Can’t we just create a caloric deficit of a given number and call it a day?
Or is there more to it?
Imagine for a moment…
You’re overweight and you decide to go on a weight loss journey.
You say to yourself, “I’m going to eat less and exercise more starting today!”
Your caloric deficit ends up being around 500 calories from removing certain foods or completely changing your diet to a “healthy” one.
A week passes and you’ve lost 5 pounds.
“WOW”, you say.
“This is awesome”
You continue on.
You lower your calories even more.
But let’s back up real quick.
Let’s say to maintain your weight, you have to eat 2,000 calories a day.
In the beginning of your weight loss journey, you knocked off 500 calories per day from removing, or completely revamping your diet.
That brings you down to 1,500 calories. Not bad, and I would say is still within a healthy range.
If you remember from above, you decided to start exercising at the same time.
Let’s say you burn another 300-500 calories, bringing your total calories down to 1,000 – 1,200 a day.
You’re seeing progress, you’re excited, and you want to get even more serious and start dropping the calories even more.
200-300 calories, some days even 500 calories more, bringing your total daily calories to around 500-800.
That’s a very low calorie diet, which I believe shouldn’t be used any longer than a couple of weeks, if that, to simply jump start a weight loss program.
You’ll definitely lose a lot of weight, but what usually ends up happening is that your body/metabolism will adjust itself to only needing that much calories.
Your metabolism suffers.
You end up burning not only fat but much needed muscle tissue.
So fat and muscle shrinks while the number on the scale continues to go down.
You look at yourself in the mirror, see a slimming figure, but also wonder why you still have that fat around the hips, thighs and stomach area.
You ended up losing fat and muscle, probably lots of it, so even though you slimmed down, you still have quite a bit of fat leftover.
Much of the weight was muscle loss.
Calories In Calories Out – Other Variables
There’s other variables to losing weight than just calories in calories out.
– Types of foods you’re eating
– Exercise program
– Resistance training
Types of foods you’re eating
If you’re eating absolutely anything and everything you want, and you’re keeping track of the calories to make sure you’re in a caloric deficit, sure you’ll lose weight, but at what expense?
Are you making sure that you’re getting in calories from foods that will fill your body up with much needed nutrients?
Or are you eating gummy bears, pizza, hamburgers, fast foods all the time?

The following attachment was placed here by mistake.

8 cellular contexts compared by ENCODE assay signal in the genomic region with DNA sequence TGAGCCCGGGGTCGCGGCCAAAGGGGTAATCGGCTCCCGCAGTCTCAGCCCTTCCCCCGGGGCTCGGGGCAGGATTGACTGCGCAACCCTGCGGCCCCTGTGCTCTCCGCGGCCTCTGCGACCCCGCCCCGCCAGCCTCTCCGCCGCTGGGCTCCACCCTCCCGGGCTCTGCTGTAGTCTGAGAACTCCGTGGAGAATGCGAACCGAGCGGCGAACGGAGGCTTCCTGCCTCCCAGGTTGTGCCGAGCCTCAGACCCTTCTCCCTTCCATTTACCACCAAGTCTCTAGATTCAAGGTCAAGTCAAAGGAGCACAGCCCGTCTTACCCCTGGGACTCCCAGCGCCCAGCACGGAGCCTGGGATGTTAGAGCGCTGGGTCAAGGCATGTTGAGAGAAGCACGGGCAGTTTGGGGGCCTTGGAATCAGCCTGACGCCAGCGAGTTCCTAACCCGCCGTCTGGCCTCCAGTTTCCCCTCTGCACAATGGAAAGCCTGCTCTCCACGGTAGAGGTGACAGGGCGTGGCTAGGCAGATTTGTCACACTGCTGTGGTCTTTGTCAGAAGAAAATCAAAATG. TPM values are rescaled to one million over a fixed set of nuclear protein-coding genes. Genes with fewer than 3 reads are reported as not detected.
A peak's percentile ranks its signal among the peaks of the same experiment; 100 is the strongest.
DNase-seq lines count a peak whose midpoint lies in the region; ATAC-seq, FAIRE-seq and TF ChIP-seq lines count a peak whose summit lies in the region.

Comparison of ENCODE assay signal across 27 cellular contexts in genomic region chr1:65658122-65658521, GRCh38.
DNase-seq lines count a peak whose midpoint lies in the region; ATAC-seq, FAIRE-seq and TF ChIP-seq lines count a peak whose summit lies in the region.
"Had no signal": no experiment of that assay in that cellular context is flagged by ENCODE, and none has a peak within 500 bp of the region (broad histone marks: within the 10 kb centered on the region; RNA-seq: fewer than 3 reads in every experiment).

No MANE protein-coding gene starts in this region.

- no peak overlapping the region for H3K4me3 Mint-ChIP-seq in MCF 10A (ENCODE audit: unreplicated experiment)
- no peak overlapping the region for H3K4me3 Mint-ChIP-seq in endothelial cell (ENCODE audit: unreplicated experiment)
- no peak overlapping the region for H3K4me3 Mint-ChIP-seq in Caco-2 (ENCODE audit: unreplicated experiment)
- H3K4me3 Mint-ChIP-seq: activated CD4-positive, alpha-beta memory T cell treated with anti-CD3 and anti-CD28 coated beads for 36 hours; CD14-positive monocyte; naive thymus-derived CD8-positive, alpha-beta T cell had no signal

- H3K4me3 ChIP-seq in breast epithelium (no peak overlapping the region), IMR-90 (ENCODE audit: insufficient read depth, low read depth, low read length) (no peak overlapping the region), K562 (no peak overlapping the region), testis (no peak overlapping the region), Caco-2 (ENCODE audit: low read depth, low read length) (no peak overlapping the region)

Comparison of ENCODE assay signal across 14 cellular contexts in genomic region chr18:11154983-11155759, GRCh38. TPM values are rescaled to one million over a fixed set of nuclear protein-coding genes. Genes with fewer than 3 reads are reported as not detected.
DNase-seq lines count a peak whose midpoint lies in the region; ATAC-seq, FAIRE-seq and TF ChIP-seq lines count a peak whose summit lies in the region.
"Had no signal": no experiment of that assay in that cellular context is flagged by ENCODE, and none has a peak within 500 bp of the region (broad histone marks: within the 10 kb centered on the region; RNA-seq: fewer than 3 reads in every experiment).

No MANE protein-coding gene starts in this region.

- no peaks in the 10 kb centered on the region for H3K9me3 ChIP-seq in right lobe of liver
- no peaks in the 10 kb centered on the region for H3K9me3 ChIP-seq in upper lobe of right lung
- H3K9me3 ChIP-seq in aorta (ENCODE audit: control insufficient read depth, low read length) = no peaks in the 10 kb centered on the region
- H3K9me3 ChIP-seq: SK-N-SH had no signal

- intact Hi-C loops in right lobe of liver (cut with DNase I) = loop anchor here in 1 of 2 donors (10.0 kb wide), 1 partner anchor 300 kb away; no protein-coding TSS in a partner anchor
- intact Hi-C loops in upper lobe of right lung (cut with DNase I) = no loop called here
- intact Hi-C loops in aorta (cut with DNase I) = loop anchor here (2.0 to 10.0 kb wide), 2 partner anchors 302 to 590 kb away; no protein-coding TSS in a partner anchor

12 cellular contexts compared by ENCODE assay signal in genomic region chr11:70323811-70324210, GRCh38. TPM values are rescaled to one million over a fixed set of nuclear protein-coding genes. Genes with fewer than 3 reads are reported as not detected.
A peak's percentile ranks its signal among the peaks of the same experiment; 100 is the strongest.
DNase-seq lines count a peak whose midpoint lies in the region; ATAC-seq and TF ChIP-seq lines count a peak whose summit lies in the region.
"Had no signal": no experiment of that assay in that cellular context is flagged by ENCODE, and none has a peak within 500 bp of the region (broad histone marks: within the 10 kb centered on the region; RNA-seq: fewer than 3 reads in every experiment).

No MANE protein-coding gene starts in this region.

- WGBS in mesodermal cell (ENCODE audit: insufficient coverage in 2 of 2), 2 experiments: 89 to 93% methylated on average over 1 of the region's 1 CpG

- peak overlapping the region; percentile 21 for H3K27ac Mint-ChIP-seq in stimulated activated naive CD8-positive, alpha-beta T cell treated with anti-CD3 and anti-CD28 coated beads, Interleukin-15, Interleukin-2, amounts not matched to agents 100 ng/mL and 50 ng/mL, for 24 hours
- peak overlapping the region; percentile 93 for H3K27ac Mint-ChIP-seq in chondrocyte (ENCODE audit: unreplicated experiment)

Again, we can say that as long as you’re in a caloric deficit, yes, you’ll lose weight, but are you getting the nutrients to properly nourish your body for long term health?
Of course eating gummy bears won’t keep you full like a small bowl of oatmeal would.
We have to look at what will keep us full for longer, while also giving our bodies the fuel, energy, and nourishment that it needs.
We need to look at which foods helps our bodies run in tip top shape while we’re on this weight loss journey. Which do you think would benefit our body more, a big mac meal or some pasta with chicken breast?
You’re absolutely right, the pasta with chicken breast would.
Just because you’re going healthy doesn’t mean you have to eat stale and boring foods.
That’s not to say you should never eat a big mac ever again…
I still enjoy a nice big mac here and there.
If you’re doing too much cardiovascular exercise, you could end up losing a lot of muscle. Couple that with a very low calorie diet and you could be asking for trouble.
That’s a quick way to beat up your body and make it work hard at keeping fat on your body.
I believe that you absolutely should, must, incorporate some kind of resistance training (weight lifting) into your weight loss journey to lose fat maintain muscle.
Without it, you’re sure to lose fat as well as muscle.
When you lose muscle, your metabolic rate decreases. What this basically means is that, the breakdown of muscle tissue will decrease the amount of calories your body burns when it’s simply resting. This is known as your BMR – Basal Metabolic Rate.
The more muscle tissue you have, the higher your BMR, the more energy is needed to keep the muscle.
When you lose muscle tissue, you’re losing the needed energy associated with it, so what ends up happening is that you need less calories on a day to day basis.
This means that if you’re maintaining your weight at 2,000 calories, that 2,000 calories could be a surplus and instead of maintaining, you end up gaining weight.
It’ll take you less calories to gain weight. This is a huge reason why some people who go on very low calorie diets for an extended period of time, somehow, stop losing weight, and end up gaining weight instead.
Calories In Calories Out – It Works
Calories in calories out works, but always keep in mind that going too low in calories for too long is not the healthiest way to lose weight.
Calories In Calories Out – The Deficit
No matter how we cut it, we do need a caloric deficit in order to lose weight.
As we’ve learned in this article, the best ways to accomplish this is through a combination of working on your diet, a bit of cardio, and resistance training to maintain muscle tissue.
I believe all 3 of those combined will yield you amazing results.
So it’s not just about calories in calories out, we have to look at all variables in order to lose weight the best way possible.